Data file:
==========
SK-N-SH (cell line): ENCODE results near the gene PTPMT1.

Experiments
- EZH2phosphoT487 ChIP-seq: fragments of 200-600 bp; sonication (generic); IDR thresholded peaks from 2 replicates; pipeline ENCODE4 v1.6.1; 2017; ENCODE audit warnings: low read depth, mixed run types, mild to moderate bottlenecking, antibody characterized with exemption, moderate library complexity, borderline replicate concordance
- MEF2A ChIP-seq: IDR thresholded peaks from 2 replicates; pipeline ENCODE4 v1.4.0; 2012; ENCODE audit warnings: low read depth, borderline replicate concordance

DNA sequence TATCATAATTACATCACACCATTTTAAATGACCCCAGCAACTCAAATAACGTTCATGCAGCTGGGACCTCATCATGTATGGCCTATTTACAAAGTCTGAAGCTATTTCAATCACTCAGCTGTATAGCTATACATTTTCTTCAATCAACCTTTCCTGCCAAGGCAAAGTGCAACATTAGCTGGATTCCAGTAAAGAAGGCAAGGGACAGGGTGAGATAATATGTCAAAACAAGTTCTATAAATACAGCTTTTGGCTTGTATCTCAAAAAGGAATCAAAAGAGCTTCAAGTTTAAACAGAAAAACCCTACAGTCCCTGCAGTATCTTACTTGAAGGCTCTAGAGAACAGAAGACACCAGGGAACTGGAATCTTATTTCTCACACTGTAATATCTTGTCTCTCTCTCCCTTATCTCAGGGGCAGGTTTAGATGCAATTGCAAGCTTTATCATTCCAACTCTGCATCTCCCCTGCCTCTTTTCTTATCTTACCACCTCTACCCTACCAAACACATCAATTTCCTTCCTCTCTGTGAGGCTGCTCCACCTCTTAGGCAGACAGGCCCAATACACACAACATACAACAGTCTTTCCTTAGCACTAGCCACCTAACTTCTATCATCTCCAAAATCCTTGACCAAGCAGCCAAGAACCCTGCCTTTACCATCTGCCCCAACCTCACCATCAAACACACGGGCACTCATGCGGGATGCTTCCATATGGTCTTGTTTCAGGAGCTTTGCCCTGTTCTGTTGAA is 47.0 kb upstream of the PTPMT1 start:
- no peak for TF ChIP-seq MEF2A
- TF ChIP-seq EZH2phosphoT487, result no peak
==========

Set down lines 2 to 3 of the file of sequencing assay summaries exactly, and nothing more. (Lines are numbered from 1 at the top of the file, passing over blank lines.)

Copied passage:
Experiments
- EZH2phosphoT487 ChIP-seq: fragments of 200-600 bp; sonication (generic); IDR thresholded peaks from 2 replicates; pipeline ENCODE4 v1.6.1; 2017; ENCODE audit warnings: low read depth, mixed run types, mild to moderate bottlenecking, antibody characterized with exemption, moderate library complexity, borderline replicate concordance